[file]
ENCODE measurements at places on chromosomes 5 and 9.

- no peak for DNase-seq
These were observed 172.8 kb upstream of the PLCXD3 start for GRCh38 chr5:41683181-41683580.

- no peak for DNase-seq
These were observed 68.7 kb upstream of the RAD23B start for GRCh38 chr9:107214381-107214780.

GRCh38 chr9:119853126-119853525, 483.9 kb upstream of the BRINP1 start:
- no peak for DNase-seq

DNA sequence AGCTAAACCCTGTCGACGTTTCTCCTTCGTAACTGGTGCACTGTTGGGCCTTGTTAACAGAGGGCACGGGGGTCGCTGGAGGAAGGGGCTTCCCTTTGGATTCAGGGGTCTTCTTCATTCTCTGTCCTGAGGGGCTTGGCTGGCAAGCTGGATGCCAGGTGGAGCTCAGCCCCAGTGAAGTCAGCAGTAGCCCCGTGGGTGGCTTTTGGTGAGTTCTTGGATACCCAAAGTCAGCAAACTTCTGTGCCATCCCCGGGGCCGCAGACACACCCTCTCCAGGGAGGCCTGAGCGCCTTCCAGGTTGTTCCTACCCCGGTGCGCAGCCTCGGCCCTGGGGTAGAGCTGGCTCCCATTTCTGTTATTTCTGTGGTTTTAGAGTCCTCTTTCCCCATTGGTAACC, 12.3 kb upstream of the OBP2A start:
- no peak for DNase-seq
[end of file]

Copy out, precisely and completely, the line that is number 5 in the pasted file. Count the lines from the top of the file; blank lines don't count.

These were observed 68.7 kb upstream of the RAD23B start for GRCh38 chr9:107214381-107214780.